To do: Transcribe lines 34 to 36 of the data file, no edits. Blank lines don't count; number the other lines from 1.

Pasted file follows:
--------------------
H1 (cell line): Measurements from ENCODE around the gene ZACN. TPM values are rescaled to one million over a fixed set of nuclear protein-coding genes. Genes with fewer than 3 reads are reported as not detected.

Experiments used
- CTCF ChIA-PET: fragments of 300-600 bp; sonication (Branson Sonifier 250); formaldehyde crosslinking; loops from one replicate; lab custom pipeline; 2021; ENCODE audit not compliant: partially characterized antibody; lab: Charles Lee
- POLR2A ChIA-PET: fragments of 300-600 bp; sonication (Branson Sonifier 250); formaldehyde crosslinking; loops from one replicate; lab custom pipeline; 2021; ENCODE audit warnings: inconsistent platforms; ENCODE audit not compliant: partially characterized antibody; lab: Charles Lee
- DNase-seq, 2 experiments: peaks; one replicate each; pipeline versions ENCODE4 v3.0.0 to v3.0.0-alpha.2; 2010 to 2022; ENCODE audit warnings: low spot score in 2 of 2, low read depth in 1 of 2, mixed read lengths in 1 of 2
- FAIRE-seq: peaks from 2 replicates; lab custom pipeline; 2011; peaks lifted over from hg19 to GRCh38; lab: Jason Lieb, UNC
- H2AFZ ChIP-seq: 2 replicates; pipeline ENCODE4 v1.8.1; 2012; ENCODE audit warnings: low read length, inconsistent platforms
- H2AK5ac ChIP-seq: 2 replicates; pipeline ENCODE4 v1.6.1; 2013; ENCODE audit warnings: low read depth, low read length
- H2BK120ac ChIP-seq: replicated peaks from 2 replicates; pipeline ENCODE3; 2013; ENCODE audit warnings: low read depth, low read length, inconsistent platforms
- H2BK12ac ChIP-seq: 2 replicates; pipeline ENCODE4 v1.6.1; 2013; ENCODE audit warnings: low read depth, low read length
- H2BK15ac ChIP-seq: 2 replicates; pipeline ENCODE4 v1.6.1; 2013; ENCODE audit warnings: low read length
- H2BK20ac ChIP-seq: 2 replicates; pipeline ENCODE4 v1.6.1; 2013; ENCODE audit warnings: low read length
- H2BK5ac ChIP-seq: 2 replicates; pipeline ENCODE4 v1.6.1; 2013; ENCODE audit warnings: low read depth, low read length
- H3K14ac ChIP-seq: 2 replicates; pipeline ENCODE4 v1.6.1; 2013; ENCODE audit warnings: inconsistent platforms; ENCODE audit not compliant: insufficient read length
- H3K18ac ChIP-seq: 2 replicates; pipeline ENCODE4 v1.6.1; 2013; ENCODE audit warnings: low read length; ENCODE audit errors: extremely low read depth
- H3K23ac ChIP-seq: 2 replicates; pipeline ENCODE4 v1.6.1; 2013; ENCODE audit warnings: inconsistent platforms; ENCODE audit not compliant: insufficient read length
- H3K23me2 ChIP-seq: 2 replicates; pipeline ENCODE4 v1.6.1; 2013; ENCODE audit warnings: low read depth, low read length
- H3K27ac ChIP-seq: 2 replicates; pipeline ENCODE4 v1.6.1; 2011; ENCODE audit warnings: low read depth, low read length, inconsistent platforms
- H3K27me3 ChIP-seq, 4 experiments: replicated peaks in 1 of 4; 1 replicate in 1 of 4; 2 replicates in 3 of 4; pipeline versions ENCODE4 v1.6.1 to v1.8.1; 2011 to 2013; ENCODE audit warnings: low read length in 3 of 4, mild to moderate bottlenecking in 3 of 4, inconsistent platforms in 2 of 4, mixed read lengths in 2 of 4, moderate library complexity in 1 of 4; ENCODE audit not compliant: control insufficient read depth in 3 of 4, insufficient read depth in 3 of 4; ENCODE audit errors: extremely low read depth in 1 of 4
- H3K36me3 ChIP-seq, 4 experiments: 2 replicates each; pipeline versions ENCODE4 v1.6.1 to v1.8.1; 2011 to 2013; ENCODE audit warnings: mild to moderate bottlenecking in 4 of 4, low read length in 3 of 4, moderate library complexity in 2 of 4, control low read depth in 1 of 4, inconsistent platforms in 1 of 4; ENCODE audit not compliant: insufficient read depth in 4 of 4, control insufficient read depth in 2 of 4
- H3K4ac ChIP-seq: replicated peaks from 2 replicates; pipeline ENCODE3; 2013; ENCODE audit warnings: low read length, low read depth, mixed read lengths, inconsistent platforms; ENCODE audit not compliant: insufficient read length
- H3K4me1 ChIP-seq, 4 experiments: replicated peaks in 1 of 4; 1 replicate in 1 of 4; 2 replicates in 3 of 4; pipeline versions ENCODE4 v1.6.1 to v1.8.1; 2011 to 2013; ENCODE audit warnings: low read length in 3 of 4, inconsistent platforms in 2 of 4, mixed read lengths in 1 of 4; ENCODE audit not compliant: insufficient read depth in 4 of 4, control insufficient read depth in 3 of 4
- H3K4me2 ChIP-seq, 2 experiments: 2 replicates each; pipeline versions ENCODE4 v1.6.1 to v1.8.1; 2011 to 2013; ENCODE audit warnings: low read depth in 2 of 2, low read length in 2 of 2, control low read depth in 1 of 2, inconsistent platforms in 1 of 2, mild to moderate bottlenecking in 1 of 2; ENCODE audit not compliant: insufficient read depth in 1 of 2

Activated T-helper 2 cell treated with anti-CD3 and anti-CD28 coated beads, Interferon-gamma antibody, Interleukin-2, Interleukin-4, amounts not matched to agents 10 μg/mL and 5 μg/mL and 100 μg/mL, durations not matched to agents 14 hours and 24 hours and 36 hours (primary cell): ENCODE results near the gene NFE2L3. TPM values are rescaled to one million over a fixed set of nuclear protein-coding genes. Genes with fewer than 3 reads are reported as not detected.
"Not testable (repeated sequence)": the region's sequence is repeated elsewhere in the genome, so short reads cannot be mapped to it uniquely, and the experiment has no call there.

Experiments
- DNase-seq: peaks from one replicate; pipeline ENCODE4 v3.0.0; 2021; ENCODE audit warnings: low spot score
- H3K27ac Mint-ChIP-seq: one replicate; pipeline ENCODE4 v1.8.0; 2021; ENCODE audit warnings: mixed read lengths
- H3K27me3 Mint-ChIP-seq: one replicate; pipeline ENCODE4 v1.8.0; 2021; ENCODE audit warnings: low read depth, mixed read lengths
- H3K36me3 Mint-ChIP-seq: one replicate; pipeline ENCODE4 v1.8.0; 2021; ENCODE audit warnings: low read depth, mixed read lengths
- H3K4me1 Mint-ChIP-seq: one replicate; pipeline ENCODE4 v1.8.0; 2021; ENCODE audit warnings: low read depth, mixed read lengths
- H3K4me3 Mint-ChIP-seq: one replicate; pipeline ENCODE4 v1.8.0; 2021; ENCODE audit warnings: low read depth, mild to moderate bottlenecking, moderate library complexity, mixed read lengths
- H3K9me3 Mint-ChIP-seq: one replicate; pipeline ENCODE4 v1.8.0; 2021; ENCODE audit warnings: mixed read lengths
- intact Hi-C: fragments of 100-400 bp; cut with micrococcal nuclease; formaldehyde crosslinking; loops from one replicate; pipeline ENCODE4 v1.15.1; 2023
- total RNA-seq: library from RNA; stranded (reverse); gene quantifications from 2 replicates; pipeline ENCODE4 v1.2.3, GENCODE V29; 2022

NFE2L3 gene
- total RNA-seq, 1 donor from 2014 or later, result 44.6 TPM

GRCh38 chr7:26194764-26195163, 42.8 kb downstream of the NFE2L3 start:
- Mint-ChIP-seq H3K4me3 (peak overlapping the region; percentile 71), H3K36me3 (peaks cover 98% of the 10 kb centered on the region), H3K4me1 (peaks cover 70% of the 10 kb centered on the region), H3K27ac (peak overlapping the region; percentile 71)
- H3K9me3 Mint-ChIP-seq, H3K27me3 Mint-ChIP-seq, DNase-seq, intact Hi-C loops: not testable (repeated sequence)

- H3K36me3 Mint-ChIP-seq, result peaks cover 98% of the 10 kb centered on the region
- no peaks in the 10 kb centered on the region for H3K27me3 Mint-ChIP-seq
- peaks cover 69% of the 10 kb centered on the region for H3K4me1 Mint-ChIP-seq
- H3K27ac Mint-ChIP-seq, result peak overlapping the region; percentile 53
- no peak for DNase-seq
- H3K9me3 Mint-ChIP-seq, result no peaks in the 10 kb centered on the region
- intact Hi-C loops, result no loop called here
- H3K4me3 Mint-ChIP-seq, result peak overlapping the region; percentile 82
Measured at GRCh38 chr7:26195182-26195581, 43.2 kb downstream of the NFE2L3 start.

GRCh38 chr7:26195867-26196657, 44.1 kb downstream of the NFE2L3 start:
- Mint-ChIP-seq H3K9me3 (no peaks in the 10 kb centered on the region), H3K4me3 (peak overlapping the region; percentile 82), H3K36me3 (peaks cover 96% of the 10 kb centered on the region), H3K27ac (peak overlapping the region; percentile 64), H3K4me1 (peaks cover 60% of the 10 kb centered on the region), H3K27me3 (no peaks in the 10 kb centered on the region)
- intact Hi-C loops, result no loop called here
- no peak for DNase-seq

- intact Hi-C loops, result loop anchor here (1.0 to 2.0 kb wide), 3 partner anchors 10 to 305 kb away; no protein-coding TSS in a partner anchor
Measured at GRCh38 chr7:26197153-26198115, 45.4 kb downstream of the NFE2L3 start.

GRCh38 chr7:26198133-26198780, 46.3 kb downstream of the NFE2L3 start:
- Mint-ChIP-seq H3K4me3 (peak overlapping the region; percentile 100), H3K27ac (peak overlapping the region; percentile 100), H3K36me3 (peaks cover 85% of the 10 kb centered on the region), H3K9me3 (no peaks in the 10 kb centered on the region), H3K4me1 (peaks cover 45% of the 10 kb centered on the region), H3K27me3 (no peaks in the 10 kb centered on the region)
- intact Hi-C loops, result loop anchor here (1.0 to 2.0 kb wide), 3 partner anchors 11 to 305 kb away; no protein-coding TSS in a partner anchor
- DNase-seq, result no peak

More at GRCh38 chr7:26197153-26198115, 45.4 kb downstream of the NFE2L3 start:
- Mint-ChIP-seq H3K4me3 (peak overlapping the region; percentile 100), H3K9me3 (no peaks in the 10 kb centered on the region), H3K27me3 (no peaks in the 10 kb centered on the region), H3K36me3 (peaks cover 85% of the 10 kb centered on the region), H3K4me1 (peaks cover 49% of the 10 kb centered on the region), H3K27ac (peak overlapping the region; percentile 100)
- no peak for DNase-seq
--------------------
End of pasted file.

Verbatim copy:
- intact Hi-C: fragments of 100-400 bp; cut with micrococcal nuclease; formaldehyde crosslinking; loops from one replicate; pipeline ENCODE4 v1.15.1; 2023
- total RNA-seq: library from RNA; stranded (reverse); gene quantifications from 2 replicates; pipeline ENCODE4 v1.2.3, GENCODE V29; 2022

NFE2L3 gene